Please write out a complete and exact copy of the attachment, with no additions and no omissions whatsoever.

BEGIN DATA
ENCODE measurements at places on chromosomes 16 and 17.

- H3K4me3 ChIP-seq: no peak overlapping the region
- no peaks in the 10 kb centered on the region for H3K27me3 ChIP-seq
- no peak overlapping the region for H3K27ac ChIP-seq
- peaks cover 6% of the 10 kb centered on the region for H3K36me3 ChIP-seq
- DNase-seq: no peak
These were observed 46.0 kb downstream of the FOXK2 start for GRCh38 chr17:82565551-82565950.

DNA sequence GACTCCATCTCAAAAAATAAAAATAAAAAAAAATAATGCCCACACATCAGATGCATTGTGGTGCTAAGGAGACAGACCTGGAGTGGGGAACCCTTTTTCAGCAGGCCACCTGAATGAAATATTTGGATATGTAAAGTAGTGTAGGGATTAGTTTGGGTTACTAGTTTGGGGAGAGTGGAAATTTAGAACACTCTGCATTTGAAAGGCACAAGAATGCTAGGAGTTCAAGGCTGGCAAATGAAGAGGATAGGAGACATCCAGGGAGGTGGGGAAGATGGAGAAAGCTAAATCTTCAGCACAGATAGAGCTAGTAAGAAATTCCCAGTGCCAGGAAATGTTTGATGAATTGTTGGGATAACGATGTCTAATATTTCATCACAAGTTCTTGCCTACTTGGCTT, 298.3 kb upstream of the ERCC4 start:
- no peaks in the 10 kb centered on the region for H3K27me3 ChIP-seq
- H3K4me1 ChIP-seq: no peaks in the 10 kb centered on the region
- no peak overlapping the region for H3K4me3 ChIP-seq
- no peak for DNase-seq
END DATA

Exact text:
ENCODE measurements at places on chromosomes 16 and 17.

- H3K4me3 ChIP-seq: no peak overlapping the region
- no peaks in the 10 kb centered on the region for H3K27me3 ChIP-seq
- no peak overlapping the region for H3K27ac ChIP-seq
- peaks cover 6% of the 10 kb centered on the region for H3K36me3 ChIP-seq
- DNase-seq: no peak
These were observed 46.0 kb downstream of the FOXK2 start for GRCh38 chr17:82565551-82565950.

DNA sequence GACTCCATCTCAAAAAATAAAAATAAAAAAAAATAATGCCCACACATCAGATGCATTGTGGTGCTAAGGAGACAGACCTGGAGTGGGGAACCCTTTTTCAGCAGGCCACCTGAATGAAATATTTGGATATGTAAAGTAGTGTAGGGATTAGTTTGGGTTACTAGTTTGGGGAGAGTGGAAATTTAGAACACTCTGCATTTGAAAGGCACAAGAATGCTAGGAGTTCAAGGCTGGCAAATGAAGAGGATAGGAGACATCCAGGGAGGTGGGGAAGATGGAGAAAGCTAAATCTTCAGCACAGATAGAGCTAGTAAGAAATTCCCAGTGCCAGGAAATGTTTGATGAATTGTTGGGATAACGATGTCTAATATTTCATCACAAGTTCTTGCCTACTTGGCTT, 298.3 kb upstream of the ERCC4 start:
- no peaks in the 10 kb centered on the region for H3K27me3 ChIP-seq
- H3K4me1 ChIP-seq: no peaks in the 10 kb centered on the region
- no peak overlapping the region for H3K4me3 ChIP-seq
- no peak for DNase-seq